There are no set rules on charging a fee for issuing a Deed of Covenant so it would be down to the individual to check with the freeholder. The fee for this may form part of the administrative charge that some freeholders make when forwarding the leasehold management back onwards to the conveyancer. There isn’t one set price for this, but it does not usually exceed £300.

Chances are, there may be further fees charged by conveyancers. These will often increase directly in line with how complex the document is.

Usually, the deed is considered a disbursement, or a supplementary cost to conveyancing fees. It is worth keeping in mind that there may also be an additional Notice of transfer and Notice of Charge Fees.

Direct Deed Of Covenant

Whilst a negative covenant will usually prohibit a leaseholder from subletting, as long as they have the freeholder’s permission, subletting could take place.

However, the Deeds of Covenant may state that a separate Deed of Covenant may be required between the subtenant and the landlord.

This would not impose any obligations on other leaseholders and is referred to as a Direct Deed of Covenant.

Who Provides The Deed Of Covenant?

Should a Deed of Covenant be required, the buyers’ solicitors will be given a draft form by the sellers’ conveyancers. The purchasers’ conveyancers will then form the final deed so that the buyer can agree to the terms of the lease.

How Do I Know If I Need A Deed Of Covenant?

The majority of leases will state that the Deed is required upon any transfer, assignment, or underletting of the property.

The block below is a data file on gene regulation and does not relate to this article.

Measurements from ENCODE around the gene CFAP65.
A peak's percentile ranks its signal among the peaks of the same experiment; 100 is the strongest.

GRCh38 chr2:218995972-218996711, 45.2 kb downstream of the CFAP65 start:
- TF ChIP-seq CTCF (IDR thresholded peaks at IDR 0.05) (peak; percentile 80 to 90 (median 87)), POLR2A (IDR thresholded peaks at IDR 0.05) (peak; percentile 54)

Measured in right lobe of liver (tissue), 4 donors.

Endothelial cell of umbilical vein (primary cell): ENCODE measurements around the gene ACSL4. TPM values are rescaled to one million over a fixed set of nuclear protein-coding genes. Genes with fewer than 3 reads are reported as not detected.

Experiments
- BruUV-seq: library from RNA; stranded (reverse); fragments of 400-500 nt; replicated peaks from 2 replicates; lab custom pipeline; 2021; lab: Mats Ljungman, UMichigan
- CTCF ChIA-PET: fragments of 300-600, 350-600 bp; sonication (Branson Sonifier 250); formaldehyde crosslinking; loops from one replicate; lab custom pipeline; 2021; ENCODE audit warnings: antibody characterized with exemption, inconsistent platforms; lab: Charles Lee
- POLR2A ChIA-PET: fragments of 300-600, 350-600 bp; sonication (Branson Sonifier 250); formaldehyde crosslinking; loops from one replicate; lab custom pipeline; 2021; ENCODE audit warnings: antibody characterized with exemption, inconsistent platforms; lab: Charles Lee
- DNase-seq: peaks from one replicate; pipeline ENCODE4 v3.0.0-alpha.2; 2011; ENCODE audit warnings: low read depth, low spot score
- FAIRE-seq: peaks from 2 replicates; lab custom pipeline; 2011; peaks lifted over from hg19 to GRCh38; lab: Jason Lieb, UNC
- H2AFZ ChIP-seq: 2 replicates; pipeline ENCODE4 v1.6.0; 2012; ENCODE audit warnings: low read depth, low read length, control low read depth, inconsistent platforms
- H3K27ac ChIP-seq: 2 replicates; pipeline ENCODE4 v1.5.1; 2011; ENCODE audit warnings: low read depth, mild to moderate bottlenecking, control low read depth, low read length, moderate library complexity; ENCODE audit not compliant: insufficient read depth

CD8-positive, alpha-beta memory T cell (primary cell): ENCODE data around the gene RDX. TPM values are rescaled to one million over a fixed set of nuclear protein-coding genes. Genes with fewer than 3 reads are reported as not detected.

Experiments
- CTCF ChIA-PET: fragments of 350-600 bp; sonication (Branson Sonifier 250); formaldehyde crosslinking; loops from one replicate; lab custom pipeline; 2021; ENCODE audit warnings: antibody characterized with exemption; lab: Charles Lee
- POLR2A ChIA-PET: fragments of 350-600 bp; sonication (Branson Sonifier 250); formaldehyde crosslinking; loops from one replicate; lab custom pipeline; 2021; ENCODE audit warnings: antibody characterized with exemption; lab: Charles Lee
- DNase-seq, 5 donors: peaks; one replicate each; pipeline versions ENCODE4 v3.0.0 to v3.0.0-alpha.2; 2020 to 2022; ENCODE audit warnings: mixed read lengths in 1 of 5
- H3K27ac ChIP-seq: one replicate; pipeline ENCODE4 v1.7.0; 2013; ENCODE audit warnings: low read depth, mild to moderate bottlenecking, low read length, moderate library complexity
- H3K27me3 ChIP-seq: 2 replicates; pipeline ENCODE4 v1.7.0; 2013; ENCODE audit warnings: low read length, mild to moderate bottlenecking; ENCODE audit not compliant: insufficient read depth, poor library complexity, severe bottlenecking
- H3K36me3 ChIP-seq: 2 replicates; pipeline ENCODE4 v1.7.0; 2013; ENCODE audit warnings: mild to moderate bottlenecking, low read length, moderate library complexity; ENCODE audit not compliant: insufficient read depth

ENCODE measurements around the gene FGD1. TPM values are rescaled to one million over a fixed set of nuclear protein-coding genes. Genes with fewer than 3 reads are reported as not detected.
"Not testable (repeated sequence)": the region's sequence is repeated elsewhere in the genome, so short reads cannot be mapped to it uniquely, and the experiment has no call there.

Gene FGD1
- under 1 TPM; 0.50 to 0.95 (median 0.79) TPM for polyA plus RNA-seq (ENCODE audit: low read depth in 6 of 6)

Will I Need To Sign A Deed Of Covenant?

When it comes to transfers, assignment or underletting of a leasehold property, the majority of lease will state that a signed Deed of Covenant is a necessity.

If you are required to sign the Deeds of Covenant, then as a rule of thumb this will need to be in the form of a wet signature that is overseen by an independent witness. A wet signature is when a document is signed physically with pen or ink.

If you fail to sign the deed, then it will be viewed as a breach of contract. If this occurs, then often what will happen is the freeholder will refuse any service charges or ground rents. This is because if they do this then it could later affect their ability to enforce future covenants in the lease.

As a result of this, payments will accumulate and there could also be financial penalties and interest claims further down the line. As far as selling the property goes, the freeholder will be able to lawfully claim for this amount before allowing anything to happen.

However, it is always a good idea that you should only sign any document after you have had a consultation with either your solicitor or your conveyancing solicitor.

This covers everything you need to know about Deeds of Covenant and what they are. If you have any questions, queries, or insight into the matter, then please feel free to get in touch!

Subscribe To Our Newsletter

We ask this in order to deliver you a better experience.
photo of Alexandra Ventress

Alexandra is a junior content producer who enjoys writing articles and finding out more about the property market. Read more about Alexandra here.

Ad Banner
About Alexandra Ventress 91 Articles
Alexandra is a junior content producer who enjoys writing articles and finding out more about the property market. Read more about Alexandra here.

Be the first to comment

Leave a Reply

Your email address will not be published.